- set entry and training requirements
- set standards of practice
- assess qualifications and credentials
- register qualified applicants, and
- discipline members

Regulatory bodies are different from professional associations in that the occupations governed by regulatory bodies are controlled by law. In order to work in regulated professions or use particular regulated job titles, it is a legal requirement to be registered with the appropriate body and/or possess a licence or certificate from the appropriate body. In order to understand the specific requirements for various professions, it is recommended that employers and job seekers consult with the appropriate regulatory bodies. To find a list of regulatory bodies in Ontario, click here

For non-regulated occupations, specific licensure is not required. While some non-regulated positions may require little in the way of formal education and/or training, others may require considerable education and/or training, such as various types of post-secondary education. Non-regulated occupations comprise approximately 85% of the Canadian labour market.

Through the FCR program, the Canadian government is helping to enable foreign credential recognition in non-regulated occupations. With assistance from the FCR Program, sector councils have played a critical role in this movement by pioneering new approaches to recognize international qualifications.

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Q: Where can I find assistance with FCR?

A:
Credential Assessment Services

As an employer, you can ask ITPs to provide assessments of their credentials with their job applications.

NOTE: For employers of regulated professions, it is a legal requirement for employees to be registered with the appropriate regulatory body and/or possess a license or certification from the appropriate body. In order to understand the specific requirements for various professions, it is recommended that employers and job seekers consult with the appropriate regulatory bodies. To find a list of regulatory bodies in Ontario, click here.

Employers can also help internationally trained applicants with the process by referring them to Welcome Centre Immigrant Services centres

www.cicic.ca is a central source for information regarding FCR services and organizations across Canada

To find a listing of services by province and territory, click here

In Ontario

Comparative Education Service (CES)
School of Continuing Studies
University of Toronto
158 St. George Street
Toronto, Ontario M5S 2V8 Canada
Tel.: +1 416 978-2400
Fax: +1 416 978-7022
Email: learn@utoronto.ca
Web site: http://learn.utoronto.ca/ces.htm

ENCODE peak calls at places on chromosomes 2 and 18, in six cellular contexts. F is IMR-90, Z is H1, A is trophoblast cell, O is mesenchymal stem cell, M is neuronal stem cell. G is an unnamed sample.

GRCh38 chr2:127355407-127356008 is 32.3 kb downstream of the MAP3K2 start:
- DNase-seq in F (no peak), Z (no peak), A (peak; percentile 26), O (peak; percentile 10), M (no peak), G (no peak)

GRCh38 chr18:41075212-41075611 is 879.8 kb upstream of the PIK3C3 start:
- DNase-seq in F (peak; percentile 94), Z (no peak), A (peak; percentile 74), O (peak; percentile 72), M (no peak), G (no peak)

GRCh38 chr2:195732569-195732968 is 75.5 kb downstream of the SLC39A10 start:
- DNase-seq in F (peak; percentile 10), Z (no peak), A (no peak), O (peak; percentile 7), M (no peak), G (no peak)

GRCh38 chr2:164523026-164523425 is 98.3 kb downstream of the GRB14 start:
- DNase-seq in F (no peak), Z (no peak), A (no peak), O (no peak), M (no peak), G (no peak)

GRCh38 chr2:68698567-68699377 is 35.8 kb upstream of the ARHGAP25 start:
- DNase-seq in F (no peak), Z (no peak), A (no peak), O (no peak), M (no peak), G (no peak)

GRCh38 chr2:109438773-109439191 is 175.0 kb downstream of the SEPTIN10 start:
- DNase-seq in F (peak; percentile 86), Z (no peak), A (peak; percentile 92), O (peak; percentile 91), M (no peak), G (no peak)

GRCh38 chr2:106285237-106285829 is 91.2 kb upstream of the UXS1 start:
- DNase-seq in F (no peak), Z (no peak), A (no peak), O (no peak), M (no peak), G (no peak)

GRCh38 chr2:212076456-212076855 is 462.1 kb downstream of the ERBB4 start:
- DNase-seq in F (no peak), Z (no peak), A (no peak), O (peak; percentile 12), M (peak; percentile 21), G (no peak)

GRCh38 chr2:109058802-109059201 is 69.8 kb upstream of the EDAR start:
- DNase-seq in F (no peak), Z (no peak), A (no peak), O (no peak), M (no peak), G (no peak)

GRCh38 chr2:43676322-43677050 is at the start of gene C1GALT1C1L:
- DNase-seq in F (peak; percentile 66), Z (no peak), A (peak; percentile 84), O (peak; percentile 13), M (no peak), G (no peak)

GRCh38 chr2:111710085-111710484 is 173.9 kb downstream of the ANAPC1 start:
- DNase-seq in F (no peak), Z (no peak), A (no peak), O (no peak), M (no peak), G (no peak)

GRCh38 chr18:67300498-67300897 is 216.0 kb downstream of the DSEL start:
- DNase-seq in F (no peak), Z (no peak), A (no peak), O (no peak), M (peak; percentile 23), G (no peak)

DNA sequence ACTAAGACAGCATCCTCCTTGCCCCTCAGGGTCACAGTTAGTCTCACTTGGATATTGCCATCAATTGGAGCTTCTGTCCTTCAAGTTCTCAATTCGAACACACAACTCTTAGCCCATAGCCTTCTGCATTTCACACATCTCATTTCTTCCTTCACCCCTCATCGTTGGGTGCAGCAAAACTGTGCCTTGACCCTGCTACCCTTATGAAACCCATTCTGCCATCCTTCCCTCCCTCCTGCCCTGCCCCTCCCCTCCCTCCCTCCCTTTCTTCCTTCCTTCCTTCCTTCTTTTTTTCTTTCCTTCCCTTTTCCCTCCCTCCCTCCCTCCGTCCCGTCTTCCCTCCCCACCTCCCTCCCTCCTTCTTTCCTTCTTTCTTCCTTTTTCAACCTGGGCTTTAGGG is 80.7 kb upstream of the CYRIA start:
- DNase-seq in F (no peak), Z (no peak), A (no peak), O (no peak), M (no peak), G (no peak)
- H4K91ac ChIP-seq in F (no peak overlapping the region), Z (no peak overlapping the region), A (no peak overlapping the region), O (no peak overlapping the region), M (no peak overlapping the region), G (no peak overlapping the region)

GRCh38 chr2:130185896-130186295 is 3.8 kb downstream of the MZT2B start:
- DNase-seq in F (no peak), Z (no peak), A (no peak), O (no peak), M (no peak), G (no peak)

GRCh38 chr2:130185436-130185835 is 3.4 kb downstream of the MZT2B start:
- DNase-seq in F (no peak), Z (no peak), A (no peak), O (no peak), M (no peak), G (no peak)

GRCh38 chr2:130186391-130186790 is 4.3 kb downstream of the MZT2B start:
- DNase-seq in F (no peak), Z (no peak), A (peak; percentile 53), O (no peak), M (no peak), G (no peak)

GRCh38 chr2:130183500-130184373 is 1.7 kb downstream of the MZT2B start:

International Credential Assessment Service of Canada (ICAS)
Ontario AgriCentre
100 Stone Road West, Suite 102
Guelph, Ontario N1G 5L3 Canada
Tel: +1 519 763-7282
Toll-free: +1 800 321-6021
Fax: +1 519 763-6964
Email: info@icascanada.ca
Fees and Services
Web site: http://www.icascanada.ca/

World Education Services-Canada (WES)
2 Carlton Street, Suite 1400
Toronto, Ontario M5B 1J3 Canada
Tel.: +1 416 972-0070
Fax: +1 416 972-9004
Toll-free: +1 866 343-0070 (from outside the 416 area code)
Email: inquiryca@wes.org
Web site: http://www.wes.org/ca/


Competency Assessment Tools

Because specific regulatory body licensure is not required for unregulated occupations in Ontario, employers of such positions have greater jurisdiction over recognizing foreign credentials. Yet, employers often find understanding foreign education and work experience challenging. Employers may have difficulty determining whether individuals trained abroad have the specific skills required to do particular jobs.

Competency assessment tools can assist employers with understanding foreign education and work experience. Such tools can help employers and job seekers discover whether international credentials translate into particular required on-the-job skills. Competency assessment tools can also help employers in regulated occupations assess soft-skills apart from credentials necessary for licensure.

To learn more about competency-based assessment, click here.


Sector Councils

Sector councils provide various tools and resources to assist employers with assessing the skills of both potential and current employees.

To learn more about how sector councils can assist your business, click here.

 

Q: What is the Ontario Government doing to address FCR?

A: Bill 124, the Fair Access to Regulated Professions Act (FARPA), 2006, was enacted to ensure internationally trained professionals (ITPs) fair, objective, transparent, and impartial processes when applying for registration and licencing in regulated professions. While this legislation applies to all applicants, it was created specifically to provide more equitable access to ITPs. Created in 2007, The Office of the Fairness Commissioner, was appointed to oversee licencing in 40 regulatory bodies for Ontario to ensure that these bodies adhere to the legislation.

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Q: Where can I find more information on FCR?

A: Other Resources:

Foreign Credentials Referral Office 

Citizenship and Immigration Canada 

Working in Canada 

Human Resources and Skills Development Canada 

Temporary Foreign Worker Fact Sheets can be found by clicking here.